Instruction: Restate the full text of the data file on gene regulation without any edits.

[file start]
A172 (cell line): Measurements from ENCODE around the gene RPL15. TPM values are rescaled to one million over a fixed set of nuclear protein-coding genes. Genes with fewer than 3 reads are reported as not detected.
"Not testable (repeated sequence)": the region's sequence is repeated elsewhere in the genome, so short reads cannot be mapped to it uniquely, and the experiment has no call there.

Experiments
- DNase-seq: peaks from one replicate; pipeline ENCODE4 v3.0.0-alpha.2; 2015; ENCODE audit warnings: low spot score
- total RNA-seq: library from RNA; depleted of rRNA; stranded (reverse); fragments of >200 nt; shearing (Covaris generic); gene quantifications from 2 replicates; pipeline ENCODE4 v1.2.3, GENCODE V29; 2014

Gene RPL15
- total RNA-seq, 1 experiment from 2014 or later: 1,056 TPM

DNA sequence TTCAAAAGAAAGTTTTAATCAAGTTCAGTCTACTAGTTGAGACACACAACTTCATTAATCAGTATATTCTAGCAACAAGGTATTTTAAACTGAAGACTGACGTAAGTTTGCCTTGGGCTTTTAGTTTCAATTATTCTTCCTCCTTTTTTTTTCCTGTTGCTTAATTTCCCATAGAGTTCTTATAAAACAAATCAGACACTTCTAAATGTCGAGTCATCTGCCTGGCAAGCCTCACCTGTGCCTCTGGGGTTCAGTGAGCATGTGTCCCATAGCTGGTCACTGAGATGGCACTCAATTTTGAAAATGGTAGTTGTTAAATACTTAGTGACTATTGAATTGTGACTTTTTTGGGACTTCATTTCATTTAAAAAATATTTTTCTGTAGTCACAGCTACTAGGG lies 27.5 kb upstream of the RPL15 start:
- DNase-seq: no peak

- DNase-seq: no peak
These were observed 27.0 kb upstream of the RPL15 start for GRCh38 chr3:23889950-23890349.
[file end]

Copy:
A172 (cell line): Measurements from ENCODE around the gene RPL15. TPM values are rescaled to one million over a fixed set of nuclear protein-coding genes. Genes with fewer than 3 reads are reported as not detected.
"Not testable (repeated sequence)": the region's sequence is repeated elsewhere in the genome, so short reads cannot be mapped to it uniquely, and the experiment has no call there.

Experiments
- DNase-seq: peaks from one replicate; pipeline ENCODE4 v3.0.0-alpha.2; 2015; ENCODE audit warnings: low spot score
- total RNA-seq: library from RNA; depleted of rRNA; stranded (reverse); fragments of >200 nt; shearing (Covaris generic); gene quantifications from 2 replicates; pipeline ENCODE4 v1.2.3, GENCODE V29; 2014

Gene RPL15
- total RNA-seq, 1 experiment from 2014 or later: 1,056 TPM

DNA sequence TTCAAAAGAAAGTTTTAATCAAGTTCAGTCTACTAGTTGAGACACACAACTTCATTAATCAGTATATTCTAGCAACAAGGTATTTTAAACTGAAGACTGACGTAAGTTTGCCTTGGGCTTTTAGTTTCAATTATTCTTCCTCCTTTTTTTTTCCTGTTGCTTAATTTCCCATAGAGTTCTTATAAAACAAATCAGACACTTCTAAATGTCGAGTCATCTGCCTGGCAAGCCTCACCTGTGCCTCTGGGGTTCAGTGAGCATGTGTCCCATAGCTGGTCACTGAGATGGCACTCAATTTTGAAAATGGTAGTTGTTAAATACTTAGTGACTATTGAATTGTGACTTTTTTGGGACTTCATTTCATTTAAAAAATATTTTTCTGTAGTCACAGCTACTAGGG lies 27.5 kb upstream of the RPL15 start:
- DNase-seq: no peak

- DNase-seq: no peak
These were observed 27.0 kb upstream of the RPL15 start for GRCh38 chr3:23889950-23890349.